This Day in Baseball History: June 20th, 1921

Who else would you put in front of him for best player ever?

On June 20, 1921:

Babe Ruth passes Sam Thompson for 2nd on the all-time home run list and is 11 back for the lead.

Sam Thompson was an amazing hitter who played in both the underhand and overhand pitching eras. He slugged a career-high 20 home runs in 1889, but his peak power years came from 1893 to 1896 when he hit double-digit homers each season. Thompson ended his career with 127 home runs.

Babe Ruth had just begun his homer barrage. 11 in 1918, 29 in 1919, a record 54 in 1920, and a new record 59 in 1921. Ruth would pass Thompson on June 20th of 1921, and it wouldn’t take him long to reach the next guy on the list. Once he did, he just kept going. By the time he was done, he beat Thompson by almost 600 home runs, the difference would have put him 4th on the all-time list today.

But who were they chasing? Roger Connor. Connor collected 138 home runs in his career, one of them being the first walk-off Grand Slam (and they were down by three at the time). Standing at 6’3″, he was a major reason the New York team was called the Giants. Connor was an excellent hitter (maybe a bit better than Thompson), but his highest output was 17 home runs. The difference was the length of careers and an extra double-digit home run season.

At this point in history, only 11 players even had 100 career home runs, none over 200. By the end of Babe Ruth’s career, things had changed quite a bit. The Live Ball Era began in the early 1920’s, and home runs became more prevalent. 51 players would eclipse 100 home runs by 1935 (the end of Ruth’s career), and ironically, 11 now had more than 200. Lou Gehrig was second on the all-time list with 378 with Jimmie Foxx and Rogers Hornsby 76 and 78 behind, respectively. The difference between Ruth and the rest of the competition is just staggering.

When we look back on the greatest players in baseball history, you can probably make an argument for several players. I think it would be hard to go against Ruth, but I imagine you could. The argument I think you would have a hard time making is that one other player made such a difference to the game. By himself, he changed the landscape. Sure, the new balls helped make offense easier, but it was Ruth who made “chicks love the longball”. He popularized it, and his popularity, I would argue, changed the game from hit-and-run to hit-and-trot. One of my history professors once told me, “No man is historically important, in that he changed history radically by himself, other than maybe Alexander the Great.” When I mentioned Babe Ruth (he was a baseball fan), he responded, “He is the Alexander of Baseball”.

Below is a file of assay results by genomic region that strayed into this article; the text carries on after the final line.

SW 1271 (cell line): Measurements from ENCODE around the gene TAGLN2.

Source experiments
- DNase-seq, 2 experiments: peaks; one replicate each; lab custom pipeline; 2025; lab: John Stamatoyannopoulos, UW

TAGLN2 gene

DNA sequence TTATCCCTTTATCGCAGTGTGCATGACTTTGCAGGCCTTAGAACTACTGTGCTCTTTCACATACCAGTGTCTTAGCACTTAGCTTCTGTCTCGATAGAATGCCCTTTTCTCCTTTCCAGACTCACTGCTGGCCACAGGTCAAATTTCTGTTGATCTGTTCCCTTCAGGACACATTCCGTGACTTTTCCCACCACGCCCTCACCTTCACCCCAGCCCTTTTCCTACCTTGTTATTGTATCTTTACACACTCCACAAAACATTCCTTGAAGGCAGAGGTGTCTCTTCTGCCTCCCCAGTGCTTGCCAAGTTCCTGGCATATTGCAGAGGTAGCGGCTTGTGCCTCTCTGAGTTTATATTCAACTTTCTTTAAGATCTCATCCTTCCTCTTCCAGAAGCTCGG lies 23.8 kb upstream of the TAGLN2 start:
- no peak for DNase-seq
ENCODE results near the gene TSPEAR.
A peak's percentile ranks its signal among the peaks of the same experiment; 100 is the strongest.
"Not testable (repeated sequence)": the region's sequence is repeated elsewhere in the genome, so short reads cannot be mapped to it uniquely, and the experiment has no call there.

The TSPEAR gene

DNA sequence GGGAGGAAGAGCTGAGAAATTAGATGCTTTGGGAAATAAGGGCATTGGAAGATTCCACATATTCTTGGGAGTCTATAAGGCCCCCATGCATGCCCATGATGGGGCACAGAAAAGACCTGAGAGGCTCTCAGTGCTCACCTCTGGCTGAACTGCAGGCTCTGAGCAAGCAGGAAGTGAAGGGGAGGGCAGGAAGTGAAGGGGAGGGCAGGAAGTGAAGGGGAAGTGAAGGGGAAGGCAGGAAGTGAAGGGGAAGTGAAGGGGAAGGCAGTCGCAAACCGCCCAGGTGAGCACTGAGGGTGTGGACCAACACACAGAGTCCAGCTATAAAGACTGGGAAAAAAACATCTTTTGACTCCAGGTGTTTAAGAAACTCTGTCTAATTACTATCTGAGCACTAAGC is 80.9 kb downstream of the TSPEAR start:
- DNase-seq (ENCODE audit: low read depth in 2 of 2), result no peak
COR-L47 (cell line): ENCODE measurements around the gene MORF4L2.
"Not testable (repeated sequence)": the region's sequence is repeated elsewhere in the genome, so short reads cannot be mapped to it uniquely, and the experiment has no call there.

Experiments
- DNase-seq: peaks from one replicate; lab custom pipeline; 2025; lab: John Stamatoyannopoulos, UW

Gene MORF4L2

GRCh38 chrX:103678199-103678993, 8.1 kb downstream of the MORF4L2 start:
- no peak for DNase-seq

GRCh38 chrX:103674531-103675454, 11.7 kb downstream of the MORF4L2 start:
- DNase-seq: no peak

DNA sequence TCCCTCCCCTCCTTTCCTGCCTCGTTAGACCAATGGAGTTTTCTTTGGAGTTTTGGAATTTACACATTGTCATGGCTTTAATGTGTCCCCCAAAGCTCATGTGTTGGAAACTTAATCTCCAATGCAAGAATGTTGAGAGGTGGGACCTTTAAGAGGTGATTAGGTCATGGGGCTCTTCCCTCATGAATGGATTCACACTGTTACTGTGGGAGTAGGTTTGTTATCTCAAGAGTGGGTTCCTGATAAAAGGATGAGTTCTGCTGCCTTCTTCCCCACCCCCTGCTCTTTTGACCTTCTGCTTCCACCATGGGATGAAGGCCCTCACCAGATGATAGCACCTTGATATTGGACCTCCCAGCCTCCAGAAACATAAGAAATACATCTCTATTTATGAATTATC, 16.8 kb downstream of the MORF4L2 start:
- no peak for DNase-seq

Trivia Time
After the 1935 season, where did Connor rank on the all-time list?

Yesterday’s Answer –> Center field. The Houston Astros officially made him a pitcher after they signed him.


One Response to “This Day in Baseball History: June 20th, 1921”

  1. Ian Says:

    I feel like a complete idiot for forgetting that Santana was a lefty. That's what happens when you make a random guess without thinking it through.

    This time I'll think it through. You say 11 players had over 200 homers after 1935 and 51 had over 100. That means 40 had between 100 and 200. Connor had 138 homers, so that means he was 38% of the way between 100 and 200. 40 times .38 is 15.2, which we can round off to 15. 51 minus 15 is 36, so assuming a reasonably even distribution down the list he'd be around 36th. Then again, the degree of difficulty increases the higher you get on the list. I'm not sure how to account for that mathematically, but I would assume that several guys were just barely over 100 homers at the time. After all, a lot of teams continued to play deadball-style baseball for years after the Ruth revolution.

    I'll guess Connor was 20th, since I'm having a hard time thinking of names that should be ahead of him.

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